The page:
YELENA ECKEMOFF/Nocturnal Animals: Nobody can ever accuse Eckemoff of not being ambitious. She has taken us a lot of different places over the course of her career so far and this time she takes us impressionistically into the world of nocturnal animals spreading the work over two discs. Surrounding herself with some first call jazzbos and venturing into having verse accompany her playing, this is quite the head spinning package. She doesn't have to try hard to take her piano to new places but she certainly extends her reach here. A well done trip into the wilderness that probably exists right in your own backyard.
GORDON LIGHTFOOT/Did She Mention My Name-Back Here on Earth: 2 50 year old slices of Lightfoot on one disc where the worst you can say about the songs is that some of them are dated, even if the sentiment is in tact today. Pure prime stuff that wrapped up his studio sessions for UA, there's one each here produced by John Simon and Elliot Mazur, both of which were in the middle of their prime years as well. The kind of stuff that legends are forged from, this is a magnum opus of his early years and hits the target consistently and has basically aged like fine wine. Killer stuff you don't have to strictly be a folkie to love.
(Bear Family 15699)
KAILEY NICOLE: Still barely old enough to vote and legally drink, this tyro is so many light years ahead of many of her contemporaries that you just have to scratch you head and wonder. A through country gal that knows how to rock, teen queens and self styled bitches better get out of the way of this bat out (not really) hell. It's only a matter of time for her.
KONSTANTIN KOLMEL TRIO/Hybrid: One of those drummer that knows how to give everyone some and lead form the back of the riser make this member of Germany's jazz juniors program that much more impressive. He's in touch with modern jazz and looking beyond. With some extra guests popping in and out, this new face of fusion looks like he isn't really shaving yet but he knows how to get the job done. A real treat for jaded ears, this is some sonic proof that age is just a number.
HUGO READ/Of Pain & Glory: The restlessly creative sax man pushes solid listening music to new heights as he experiments with sounds and textures in a way that belies his 65 years. Going as far as he can without turning his sounds into skronk, Read apparently enjoys being a conductor on a ride only he can lead---and he does it up right. A lovely set that manages to be progressive and mainstream at the same time, this is real music for real jazzbos.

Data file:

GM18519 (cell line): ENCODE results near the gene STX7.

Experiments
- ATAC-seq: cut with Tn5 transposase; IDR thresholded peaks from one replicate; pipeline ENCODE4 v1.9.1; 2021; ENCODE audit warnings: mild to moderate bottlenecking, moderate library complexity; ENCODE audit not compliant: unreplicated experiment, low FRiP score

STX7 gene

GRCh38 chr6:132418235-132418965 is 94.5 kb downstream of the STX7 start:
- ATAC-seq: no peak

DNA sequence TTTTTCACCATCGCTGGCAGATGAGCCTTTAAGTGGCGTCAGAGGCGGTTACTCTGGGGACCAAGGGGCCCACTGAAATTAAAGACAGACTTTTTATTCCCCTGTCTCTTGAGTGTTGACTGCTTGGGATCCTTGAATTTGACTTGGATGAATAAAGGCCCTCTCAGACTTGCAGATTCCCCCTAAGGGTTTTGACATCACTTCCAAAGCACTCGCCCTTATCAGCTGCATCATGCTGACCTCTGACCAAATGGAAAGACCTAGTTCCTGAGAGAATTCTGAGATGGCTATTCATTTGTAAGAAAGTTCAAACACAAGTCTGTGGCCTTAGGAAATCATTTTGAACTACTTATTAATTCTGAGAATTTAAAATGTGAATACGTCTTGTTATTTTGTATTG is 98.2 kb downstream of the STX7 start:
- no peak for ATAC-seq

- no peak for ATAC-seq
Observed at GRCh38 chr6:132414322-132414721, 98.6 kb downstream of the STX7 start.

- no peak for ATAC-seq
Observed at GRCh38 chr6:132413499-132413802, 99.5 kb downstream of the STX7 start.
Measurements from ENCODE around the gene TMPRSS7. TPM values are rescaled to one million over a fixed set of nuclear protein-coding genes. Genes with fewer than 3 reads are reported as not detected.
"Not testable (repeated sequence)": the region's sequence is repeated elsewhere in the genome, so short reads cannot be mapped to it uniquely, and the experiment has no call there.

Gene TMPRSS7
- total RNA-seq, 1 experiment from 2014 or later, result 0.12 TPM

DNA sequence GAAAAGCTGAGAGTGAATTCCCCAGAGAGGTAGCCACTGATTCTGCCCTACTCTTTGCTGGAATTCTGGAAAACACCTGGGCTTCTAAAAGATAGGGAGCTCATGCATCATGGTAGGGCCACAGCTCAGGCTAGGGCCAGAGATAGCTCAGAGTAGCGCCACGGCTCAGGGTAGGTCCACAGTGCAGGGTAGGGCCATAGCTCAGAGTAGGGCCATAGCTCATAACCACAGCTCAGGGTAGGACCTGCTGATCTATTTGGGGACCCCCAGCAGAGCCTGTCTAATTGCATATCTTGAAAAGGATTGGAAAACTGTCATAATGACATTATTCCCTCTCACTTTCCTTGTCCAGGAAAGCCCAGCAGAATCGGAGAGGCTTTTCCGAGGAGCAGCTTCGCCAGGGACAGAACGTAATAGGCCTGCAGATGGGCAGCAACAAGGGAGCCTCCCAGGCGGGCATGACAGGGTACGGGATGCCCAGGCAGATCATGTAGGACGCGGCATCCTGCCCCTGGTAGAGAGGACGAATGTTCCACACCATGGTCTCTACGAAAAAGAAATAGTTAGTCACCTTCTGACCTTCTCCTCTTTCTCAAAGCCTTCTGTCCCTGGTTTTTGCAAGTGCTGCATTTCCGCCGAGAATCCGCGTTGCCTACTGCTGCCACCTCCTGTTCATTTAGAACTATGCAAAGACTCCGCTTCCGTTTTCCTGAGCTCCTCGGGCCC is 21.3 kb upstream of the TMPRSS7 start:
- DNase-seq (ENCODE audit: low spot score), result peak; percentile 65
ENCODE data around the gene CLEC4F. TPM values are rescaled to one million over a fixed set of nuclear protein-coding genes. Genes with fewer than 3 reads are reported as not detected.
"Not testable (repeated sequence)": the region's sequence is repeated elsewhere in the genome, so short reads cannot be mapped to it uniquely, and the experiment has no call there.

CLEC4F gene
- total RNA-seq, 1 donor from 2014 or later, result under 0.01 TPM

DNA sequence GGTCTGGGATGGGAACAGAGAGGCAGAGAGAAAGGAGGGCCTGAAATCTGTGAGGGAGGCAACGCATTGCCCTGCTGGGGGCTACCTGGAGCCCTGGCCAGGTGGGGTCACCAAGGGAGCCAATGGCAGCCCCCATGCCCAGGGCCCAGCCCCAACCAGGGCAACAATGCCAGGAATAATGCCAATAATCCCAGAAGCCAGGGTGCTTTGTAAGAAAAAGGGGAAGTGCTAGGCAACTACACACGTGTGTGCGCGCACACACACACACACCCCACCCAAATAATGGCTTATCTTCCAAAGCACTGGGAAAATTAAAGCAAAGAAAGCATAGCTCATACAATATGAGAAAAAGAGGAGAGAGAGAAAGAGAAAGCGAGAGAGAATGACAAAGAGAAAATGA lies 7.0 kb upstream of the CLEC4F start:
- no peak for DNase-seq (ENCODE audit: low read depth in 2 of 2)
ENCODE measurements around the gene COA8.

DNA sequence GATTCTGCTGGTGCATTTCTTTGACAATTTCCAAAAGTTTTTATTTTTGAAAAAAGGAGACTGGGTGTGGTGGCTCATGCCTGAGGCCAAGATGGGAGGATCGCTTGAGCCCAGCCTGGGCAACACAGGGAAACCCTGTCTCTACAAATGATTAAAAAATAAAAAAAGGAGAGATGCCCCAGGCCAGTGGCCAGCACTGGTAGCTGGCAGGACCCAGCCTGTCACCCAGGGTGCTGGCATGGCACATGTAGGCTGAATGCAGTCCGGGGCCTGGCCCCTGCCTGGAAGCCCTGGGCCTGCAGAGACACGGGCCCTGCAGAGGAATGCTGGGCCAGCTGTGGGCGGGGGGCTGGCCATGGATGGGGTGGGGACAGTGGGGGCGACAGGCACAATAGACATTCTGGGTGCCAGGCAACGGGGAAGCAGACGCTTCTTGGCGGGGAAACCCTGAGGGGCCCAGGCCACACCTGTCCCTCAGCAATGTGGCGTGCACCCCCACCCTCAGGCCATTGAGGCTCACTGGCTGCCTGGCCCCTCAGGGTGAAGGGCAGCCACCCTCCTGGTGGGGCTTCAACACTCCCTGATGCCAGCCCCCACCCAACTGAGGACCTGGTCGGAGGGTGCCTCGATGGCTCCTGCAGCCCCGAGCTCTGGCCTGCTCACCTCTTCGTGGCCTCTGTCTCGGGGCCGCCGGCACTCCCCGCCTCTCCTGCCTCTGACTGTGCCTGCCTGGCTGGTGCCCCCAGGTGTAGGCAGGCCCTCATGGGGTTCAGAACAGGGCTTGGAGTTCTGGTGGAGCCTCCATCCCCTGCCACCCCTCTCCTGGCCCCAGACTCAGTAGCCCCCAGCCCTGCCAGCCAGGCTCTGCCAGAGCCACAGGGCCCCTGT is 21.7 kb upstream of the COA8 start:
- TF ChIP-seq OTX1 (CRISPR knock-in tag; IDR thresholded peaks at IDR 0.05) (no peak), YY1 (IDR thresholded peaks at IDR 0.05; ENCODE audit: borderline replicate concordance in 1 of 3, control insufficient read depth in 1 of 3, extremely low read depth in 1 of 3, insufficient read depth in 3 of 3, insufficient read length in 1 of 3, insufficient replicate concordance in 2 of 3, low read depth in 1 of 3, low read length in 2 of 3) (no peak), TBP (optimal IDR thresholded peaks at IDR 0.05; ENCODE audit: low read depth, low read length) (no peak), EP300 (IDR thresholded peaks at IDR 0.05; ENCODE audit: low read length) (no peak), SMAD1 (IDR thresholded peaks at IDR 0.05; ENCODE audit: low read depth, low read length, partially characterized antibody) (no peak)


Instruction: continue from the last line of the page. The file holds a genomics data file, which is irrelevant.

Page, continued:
(Double Moon 71369)
STRIGALEV-KLEIN-BELARDI-HERR/Tele-Port: Just like age ain't nothing but a number, it seems like geography ain't nothing but an illusion (any more). These white boys from Luxembourg sound like they've been to the church basement on the outskirts of Harlem (Haarlem?) a time or two learning their lessons in civil rights jazz. They might not be mistaken for AEC, but they do a fine job or making angular, muscular progressive jazz that refuses to be held back. A nice throwback to pre-fusion Miles, this bunch is a mighty fine wild bunch. Well done.
(Double Moon 71356)
BYWATER CALL: A dandy throwback to those San Francisco hippie bands that were encyclopedias of bay area grease and southern soul, this bunch from Toronto probably couldn't tell you anything about Sweetwater even if it meant winning on Jeopardy. And it's just as well since that let's them approach the territory without any preconceived notions or expectations. Actually sounding fresh throughout, this bunch seems more in tune with setting the world on fire rather than their synapses. Good for them. Choogle on, young badasses!
(Gypsy Soul 12)
FUEL JUNKIE/All Out: A full on four on the floor crew that amps it up in fine style and will never be mistaken for a frat party crew, even if they make sounds for frat boys of all ages, this bunch of blues rockers never picked cotton in their native Montreal and are wildly post James Montgomery---forget about Butterfield. There's not enough grease to make you think they know what chitlins are but it seems likely their older brothers were playing Wayne Cochran night and day around their houses. Tell all other white boys with the blues to take note.
Volume 44/Number 29
November 29, 2019
830 W. Route 22 #144
Lake Zurich, IL., 60047
CHRIS SPECTOR, Editor and Publisher
Copyright 2019 Midwest Record
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